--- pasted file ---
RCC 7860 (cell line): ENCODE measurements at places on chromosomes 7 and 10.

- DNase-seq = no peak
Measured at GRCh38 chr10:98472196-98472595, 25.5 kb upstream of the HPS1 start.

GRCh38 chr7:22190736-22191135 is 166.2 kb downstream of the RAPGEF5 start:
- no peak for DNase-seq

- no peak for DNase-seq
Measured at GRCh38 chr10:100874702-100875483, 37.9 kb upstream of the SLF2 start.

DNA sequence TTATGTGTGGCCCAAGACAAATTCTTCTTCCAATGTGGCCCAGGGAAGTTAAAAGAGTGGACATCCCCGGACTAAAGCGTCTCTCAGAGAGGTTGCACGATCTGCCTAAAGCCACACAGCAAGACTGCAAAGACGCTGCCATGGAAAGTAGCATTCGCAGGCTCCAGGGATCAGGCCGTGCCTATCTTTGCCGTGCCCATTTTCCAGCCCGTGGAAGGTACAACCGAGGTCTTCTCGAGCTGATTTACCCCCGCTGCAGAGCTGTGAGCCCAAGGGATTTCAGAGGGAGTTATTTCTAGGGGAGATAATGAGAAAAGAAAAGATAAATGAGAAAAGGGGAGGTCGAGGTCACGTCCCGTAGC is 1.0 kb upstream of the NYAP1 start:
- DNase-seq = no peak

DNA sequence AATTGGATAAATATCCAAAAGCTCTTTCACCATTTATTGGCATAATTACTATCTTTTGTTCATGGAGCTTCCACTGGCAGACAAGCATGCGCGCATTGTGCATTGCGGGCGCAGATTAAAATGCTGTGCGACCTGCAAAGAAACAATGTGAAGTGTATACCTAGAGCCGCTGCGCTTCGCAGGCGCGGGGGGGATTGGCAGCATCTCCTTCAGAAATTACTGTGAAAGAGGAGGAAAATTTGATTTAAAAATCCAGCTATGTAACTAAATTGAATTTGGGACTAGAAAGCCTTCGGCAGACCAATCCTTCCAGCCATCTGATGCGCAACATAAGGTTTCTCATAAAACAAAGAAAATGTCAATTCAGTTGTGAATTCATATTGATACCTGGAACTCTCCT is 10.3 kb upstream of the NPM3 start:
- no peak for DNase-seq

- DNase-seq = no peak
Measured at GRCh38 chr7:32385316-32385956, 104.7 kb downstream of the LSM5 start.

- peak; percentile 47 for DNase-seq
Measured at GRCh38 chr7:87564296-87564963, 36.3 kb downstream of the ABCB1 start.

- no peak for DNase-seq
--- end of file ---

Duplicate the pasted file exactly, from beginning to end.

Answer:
RCC 7860 (cell line): ENCODE measurements at places on chromosomes 7 and 10.

- DNase-seq = no peak
Measured at GRCh38 chr10:98472196-98472595, 25.5 kb upstream of the HPS1 start.

GRCh38 chr7:22190736-22191135 is 166.2 kb downstream of the RAPGEF5 start:
- no peak for DNase-seq

- no peak for DNase-seq
Measured at GRCh38 chr10:100874702-100875483, 37.9 kb upstream of the SLF2 start.

DNA sequence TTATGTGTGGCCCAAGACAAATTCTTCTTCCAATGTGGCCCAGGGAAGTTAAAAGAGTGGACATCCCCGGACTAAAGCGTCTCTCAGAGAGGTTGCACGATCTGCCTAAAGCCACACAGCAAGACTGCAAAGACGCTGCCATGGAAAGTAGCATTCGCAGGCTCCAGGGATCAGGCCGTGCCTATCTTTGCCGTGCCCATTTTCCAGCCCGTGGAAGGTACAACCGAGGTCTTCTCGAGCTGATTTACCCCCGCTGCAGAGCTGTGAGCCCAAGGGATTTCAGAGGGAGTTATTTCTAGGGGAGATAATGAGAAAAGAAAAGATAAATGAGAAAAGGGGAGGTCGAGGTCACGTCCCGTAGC is 1.0 kb upstream of the NYAP1 start:
- DNase-seq = no peak

DNA sequence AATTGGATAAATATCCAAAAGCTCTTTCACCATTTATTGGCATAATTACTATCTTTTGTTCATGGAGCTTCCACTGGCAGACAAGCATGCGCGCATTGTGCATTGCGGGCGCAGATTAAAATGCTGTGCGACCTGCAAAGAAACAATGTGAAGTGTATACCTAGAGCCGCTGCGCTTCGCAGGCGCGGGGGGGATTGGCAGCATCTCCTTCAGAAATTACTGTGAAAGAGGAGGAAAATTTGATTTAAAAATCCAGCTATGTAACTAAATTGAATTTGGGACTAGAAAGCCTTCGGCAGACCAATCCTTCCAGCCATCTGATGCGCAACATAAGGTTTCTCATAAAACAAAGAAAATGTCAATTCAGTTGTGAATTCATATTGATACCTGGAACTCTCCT is 10.3 kb upstream of the NPM3 start:
- no peak for DNase-seq

- DNase-seq = no peak
Measured at GRCh38 chr7:32385316-32385956, 104.7 kb downstream of the LSM5 start.

- peak; percentile 47 for DNase-seq
Measured at GRCh38 chr7:87564296-87564963, 36.3 kb downstream of the ABCB1 start.

- no peak for DNase-seq